In a great many cases these forces are now being bled white on restricted local work, but under the circumstances we are discussing it would be possible to transfer a capable agitator or organiser from one end of the country to the other, and the occasion for doing this would constantly arise. Beginning with short journeys on Party business at the Party’s expense, the comrades would become accustomed to being maintained by the Party, to becoming professional revolutionaries, and to training themselves as real political leaders.
And if indeed we succeeded in reaching the point when all, or at least a considerable majority, of the local committees, local groups, and study circles took up active work for the common cause, we could, in the not distant future, establish a weekly newspaper for regular distribution in tens of thousands of copies throughout Russia. This newspaper would become part of an enormous pair of smith’s bellows that would fan every spark of the class struggle and of popular indignation into a general conflagration. Around what is in itself still a very innocuous and very small, but regular and common, effort, in the full sense of the word, a regular army of tried fighters would systematically gather and receive their training. On the ladders and scaffolding of this general organisational structure there would soon develop and come to the fore Social-Democratic Zhelyabovs from among our revolutionaries and Russian Bebels from among our workers, who would take their place at the head of the mobilised army and rouse the whole people to settle accounts with the shame and the curse of Russia.
That is what we should dream of!
* * *
‘We should dream!’ I wrote these words and became alarmed. I imagined myself sitting at a ‘unity conference’ and opposite me were the Rabocheye Dyelo editors and contributors. Comrade Martynov rises and, turning to me, says sternly: “Permit me to ask you, has an autonomous editorial board the right to dream without first soliciting the opinion of the Party committees?” He is followed by Comrade Krichevsky; who (philosophically deepening Comrade Martynov, who long ago rendered Comrade Plekhanov more profound) continues even more sternly: “I go further. I ask, has a Marxist any right at all to dream, knowing that according to Marx, mankind always sets itself the tasks it can solve and that tactics is a process of the growth of Party tasks which grow together with the Party?”
The very thought of these stern questions sends a cold shiver down my spine and makes me wish for nothing but a place to hide in. I shall try to hide behind the back of Pisarev, who wrote of the rift between dreams and reality:
There are rifts and rifts. My dream may run ahead of the natural march of events or may fly off at a tangent in a direction in which no natural march of events will ever proceed. In the first case my dream will not cause any harm; it may even support and augment the energy of the working men… There is nothing in such dreams that would distort or paralyse labour-power. On the contrary, if man were completely deprived of the ability to dream in this way, if he could not from time to time run ahead and mentally conceive, in an entire and completed picture, the product to which his hands are only just beginning to lend shape, then I cannot at all imagine what stimulus there would be to induce man to undertake and complete extensive and strenuous work in the sphere of art, science, and practical endeavour… The rift between dreams and reality causes no harm if only the person dreaming believes seriously in his dream, if he attentively observes life, compares his observations with his castles in the air, and if, generally speaking, he works conscientiously for the achievement of his fantasies. If there is some connection between dreams and life then all is well.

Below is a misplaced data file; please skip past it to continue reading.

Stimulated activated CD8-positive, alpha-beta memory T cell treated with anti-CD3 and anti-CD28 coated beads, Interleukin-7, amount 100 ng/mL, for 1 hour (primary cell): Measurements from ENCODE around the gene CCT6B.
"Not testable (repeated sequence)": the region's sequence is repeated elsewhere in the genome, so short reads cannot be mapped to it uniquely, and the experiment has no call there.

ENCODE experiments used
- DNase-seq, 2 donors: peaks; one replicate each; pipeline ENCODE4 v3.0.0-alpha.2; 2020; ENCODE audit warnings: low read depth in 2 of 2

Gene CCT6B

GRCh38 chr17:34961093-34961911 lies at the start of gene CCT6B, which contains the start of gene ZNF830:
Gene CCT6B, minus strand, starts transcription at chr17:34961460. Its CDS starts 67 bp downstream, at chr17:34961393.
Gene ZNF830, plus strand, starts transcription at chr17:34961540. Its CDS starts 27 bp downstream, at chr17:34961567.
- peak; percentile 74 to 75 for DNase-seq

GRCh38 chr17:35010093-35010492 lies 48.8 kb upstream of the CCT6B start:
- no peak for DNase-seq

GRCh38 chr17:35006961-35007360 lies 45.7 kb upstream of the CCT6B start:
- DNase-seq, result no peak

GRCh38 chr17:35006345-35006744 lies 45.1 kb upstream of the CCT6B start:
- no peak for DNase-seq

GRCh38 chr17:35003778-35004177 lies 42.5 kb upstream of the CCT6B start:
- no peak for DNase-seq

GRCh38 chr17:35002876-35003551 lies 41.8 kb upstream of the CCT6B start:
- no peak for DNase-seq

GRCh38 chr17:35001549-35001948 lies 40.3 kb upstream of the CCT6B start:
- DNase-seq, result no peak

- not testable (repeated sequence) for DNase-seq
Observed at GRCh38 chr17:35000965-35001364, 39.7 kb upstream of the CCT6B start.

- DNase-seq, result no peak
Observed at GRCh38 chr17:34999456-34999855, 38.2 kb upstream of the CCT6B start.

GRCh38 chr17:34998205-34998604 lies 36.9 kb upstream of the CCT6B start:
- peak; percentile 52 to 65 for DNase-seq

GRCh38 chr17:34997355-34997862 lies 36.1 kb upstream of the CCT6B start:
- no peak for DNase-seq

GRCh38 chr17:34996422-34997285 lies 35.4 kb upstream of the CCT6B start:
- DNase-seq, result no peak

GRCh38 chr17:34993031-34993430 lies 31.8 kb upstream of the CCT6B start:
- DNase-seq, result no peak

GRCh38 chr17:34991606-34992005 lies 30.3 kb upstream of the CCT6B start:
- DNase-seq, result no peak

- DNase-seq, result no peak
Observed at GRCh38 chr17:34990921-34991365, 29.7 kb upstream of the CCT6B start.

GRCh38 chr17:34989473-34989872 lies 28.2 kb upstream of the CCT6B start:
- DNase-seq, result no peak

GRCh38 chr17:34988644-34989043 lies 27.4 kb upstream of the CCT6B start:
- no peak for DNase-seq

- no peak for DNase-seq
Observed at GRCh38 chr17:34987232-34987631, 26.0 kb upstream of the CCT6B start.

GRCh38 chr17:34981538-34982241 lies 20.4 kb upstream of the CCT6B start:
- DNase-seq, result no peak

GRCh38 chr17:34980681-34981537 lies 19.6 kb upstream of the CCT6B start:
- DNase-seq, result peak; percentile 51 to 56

Of this kind of dreaming there is unfortunately too little in our movement. And the people most responsible for this are those who boast of their sober views, their ‘closeness’ to the ‘concrete’, the representatives of legal criticism and of illegal ‘tail-ism’.
What Type of Organisation Do We Require?
From what has been said the reader will see that our ‘tactics-as-plan’ consists in rejecting an immediate call for assault; in demanding ‘to lay effective siege to the enemy fortress’; or, in other words, in demanding that all efforts be directed towards gathering, organising, and mobilising a permanent army. When we ridiculed Rabocheye Dyelo for its leap from Economism to shouting for an assault (for which it clamoured in April 1901, in “Listok” Rabochego Dyela, No. 6) it of course came down on us with accusations of being “doctrinaire”, of failing to understand our revolutionary duty, of calling for caution, etc. Of course, we were not in the least surprised to hear these accusations from those who totally lack principles and who evade all arguments by references to a profound ‘tactics-as-process’, any more than we were surprised by the fact that these charges were repeated by Nadezhdin, who in general has a supreme contempt for durable programmes and the fundamentals of tactics.